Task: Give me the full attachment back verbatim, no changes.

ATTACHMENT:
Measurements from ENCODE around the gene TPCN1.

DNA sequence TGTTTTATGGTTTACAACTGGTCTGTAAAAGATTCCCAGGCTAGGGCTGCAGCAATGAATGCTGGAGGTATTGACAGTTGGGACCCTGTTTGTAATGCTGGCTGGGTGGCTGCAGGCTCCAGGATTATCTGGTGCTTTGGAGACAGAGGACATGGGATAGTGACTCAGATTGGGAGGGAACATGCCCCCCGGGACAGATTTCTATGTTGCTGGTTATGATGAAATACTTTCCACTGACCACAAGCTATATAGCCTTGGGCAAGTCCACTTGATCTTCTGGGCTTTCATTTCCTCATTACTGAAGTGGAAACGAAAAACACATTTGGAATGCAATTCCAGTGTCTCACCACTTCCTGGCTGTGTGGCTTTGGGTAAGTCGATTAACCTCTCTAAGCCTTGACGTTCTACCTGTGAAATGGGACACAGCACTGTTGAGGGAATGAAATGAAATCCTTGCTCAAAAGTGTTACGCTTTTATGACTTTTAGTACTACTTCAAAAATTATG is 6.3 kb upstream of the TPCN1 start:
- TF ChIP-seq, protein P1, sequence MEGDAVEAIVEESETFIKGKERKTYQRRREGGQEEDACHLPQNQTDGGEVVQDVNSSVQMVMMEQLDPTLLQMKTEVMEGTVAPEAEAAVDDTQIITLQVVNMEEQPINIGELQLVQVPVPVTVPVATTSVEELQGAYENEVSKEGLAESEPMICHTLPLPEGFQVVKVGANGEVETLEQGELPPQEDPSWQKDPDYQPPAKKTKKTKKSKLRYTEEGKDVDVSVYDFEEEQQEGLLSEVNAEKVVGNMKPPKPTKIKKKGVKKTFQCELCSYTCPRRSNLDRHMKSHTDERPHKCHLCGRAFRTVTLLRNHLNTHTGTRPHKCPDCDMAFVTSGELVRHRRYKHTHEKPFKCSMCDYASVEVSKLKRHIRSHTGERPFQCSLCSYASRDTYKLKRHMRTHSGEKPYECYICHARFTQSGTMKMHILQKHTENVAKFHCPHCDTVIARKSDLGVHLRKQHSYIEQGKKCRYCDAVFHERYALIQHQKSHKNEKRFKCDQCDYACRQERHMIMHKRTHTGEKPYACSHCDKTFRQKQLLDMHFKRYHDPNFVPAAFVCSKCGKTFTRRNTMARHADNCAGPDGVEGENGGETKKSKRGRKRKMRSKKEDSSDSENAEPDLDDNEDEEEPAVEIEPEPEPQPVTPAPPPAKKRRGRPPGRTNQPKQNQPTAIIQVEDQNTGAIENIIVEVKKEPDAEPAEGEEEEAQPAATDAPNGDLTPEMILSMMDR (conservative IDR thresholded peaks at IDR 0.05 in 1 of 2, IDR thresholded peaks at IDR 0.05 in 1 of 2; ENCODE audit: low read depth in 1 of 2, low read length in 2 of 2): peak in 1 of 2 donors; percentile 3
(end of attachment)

Measurements from ENCODE around the gene TPCN1.

DNA sequence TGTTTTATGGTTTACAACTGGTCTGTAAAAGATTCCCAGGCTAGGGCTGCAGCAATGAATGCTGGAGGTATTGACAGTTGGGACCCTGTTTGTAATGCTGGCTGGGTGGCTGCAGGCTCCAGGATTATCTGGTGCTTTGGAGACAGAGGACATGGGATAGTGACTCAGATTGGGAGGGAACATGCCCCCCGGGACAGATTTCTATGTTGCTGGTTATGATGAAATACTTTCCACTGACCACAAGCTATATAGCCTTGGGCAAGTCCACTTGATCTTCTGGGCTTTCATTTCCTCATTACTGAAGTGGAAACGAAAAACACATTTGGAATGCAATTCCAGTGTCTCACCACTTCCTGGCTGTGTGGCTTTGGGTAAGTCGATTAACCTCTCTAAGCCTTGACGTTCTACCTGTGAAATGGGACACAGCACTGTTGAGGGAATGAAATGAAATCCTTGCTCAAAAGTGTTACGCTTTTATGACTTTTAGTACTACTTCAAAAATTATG is 6.3 kb upstream of the TPCN1 start:
- TF ChIP-seq, protein P1, sequence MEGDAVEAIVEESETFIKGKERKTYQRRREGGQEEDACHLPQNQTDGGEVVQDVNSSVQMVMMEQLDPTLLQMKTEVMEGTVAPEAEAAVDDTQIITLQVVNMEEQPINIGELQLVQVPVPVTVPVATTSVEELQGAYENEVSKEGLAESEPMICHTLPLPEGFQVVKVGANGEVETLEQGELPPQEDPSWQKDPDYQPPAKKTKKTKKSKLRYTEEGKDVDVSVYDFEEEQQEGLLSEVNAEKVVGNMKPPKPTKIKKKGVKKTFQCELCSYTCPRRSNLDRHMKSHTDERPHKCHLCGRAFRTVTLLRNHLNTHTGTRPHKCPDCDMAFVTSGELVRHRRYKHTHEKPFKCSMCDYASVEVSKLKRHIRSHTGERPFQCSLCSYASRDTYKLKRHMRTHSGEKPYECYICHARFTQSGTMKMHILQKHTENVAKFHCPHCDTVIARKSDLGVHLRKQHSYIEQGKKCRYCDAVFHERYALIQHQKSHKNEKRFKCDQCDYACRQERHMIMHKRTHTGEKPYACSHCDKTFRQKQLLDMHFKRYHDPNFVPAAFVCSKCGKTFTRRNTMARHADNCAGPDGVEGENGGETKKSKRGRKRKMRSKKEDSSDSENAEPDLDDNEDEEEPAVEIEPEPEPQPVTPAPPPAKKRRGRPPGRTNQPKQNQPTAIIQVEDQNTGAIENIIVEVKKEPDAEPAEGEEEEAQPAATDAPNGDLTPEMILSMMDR (conservative IDR thresholded peaks at IDR 0.05 in 1 of 2, IDR thresholded peaks at IDR 0.05 in 1 of 2; ENCODE audit: low read depth in 1 of 2, low read length in 2 of 2): peak in 1 of 2 donors; percentile 3